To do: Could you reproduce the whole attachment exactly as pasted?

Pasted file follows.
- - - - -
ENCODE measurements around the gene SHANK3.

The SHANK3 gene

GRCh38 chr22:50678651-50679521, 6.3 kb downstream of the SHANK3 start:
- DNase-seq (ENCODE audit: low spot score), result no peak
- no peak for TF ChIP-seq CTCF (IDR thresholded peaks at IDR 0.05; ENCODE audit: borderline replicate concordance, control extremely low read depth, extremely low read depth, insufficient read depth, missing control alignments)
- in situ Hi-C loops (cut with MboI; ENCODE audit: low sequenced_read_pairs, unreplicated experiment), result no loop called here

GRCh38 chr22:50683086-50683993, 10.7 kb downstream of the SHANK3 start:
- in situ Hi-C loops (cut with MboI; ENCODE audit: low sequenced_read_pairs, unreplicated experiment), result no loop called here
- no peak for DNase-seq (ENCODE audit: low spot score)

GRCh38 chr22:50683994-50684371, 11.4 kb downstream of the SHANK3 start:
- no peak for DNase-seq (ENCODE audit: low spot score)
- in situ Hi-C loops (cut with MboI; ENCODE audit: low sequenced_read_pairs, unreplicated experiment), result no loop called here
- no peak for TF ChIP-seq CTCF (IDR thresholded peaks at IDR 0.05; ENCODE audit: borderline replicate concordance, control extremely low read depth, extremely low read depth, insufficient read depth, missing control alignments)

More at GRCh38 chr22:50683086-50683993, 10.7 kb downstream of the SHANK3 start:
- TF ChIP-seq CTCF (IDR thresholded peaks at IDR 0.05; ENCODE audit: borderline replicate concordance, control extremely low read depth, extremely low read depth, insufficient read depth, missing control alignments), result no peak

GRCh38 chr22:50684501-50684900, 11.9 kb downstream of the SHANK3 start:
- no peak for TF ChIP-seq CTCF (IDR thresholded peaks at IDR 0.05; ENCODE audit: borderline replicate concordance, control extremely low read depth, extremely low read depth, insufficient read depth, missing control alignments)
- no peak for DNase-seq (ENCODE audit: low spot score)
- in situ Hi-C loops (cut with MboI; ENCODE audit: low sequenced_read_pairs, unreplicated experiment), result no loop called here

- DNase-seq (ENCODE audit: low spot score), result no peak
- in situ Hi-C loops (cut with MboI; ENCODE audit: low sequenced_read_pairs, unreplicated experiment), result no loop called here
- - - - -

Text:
ENCODE measurements around the gene SHANK3.

The SHANK3 gene

GRCh38 chr22:50678651-50679521, 6.3 kb downstream of the SHANK3 start:
- DNase-seq (ENCODE audit: low spot score), result no peak
- no peak for TF ChIP-seq CTCF (IDR thresholded peaks at IDR 0.05; ENCODE audit: borderline replicate concordance, control extremely low read depth, extremely low read depth, insufficient read depth, missing control alignments)
- in situ Hi-C loops (cut with MboI; ENCODE audit: low sequenced_read_pairs, unreplicated experiment), result no loop called here

GRCh38 chr22:50683086-50683993, 10.7 kb downstream of the SHANK3 start:
- in situ Hi-C loops (cut with MboI; ENCODE audit: low sequenced_read_pairs, unreplicated experiment), result no loop called here
- no peak for DNase-seq (ENCODE audit: low spot score)

GRCh38 chr22:50683994-50684371, 11.4 kb downstream of the SHANK3 start:
- no peak for DNase-seq (ENCODE audit: low spot score)
- in situ Hi-C loops (cut with MboI; ENCODE audit: low sequenced_read_pairs, unreplicated experiment), result no loop called here
- no peak for TF ChIP-seq CTCF (IDR thresholded peaks at IDR 0.05; ENCODE audit: borderline replicate concordance, control extremely low read depth, extremely low read depth, insufficient read depth, missing control alignments)

More at GRCh38 chr22:50683086-50683993, 10.7 kb downstream of the SHANK3 start:
- TF ChIP-seq CTCF (IDR thresholded peaks at IDR 0.05; ENCODE audit: borderline replicate concordance, control extremely low read depth, extremely low read depth, insufficient read depth, missing control alignments), result no peak

GRCh38 chr22:50684501-50684900, 11.9 kb downstream of the SHANK3 start:
- no peak for TF ChIP-seq CTCF (IDR thresholded peaks at IDR 0.05; ENCODE audit: borderline replicate concordance, control extremely low read depth, extremely low read depth, insufficient read depth, missing control alignments)
- no peak for DNase-seq (ENCODE audit: low spot score)
- in situ Hi-C loops (cut with MboI; ENCODE audit: low sequenced_read_pairs, unreplicated experiment), result no loop called here

- DNase-seq (ENCODE audit: low spot score), result no peak
- in situ Hi-C loops (cut with MboI; ENCODE audit: low sequenced_read_pairs, unreplicated experiment), result no loop called here